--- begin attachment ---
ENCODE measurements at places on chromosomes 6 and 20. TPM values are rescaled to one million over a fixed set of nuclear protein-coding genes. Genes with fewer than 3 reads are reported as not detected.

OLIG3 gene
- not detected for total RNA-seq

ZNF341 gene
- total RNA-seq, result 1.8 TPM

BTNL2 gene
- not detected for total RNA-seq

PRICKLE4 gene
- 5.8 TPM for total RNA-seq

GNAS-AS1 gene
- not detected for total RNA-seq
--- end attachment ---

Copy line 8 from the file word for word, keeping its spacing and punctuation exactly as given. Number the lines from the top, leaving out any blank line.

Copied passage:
PRICKLE4 gene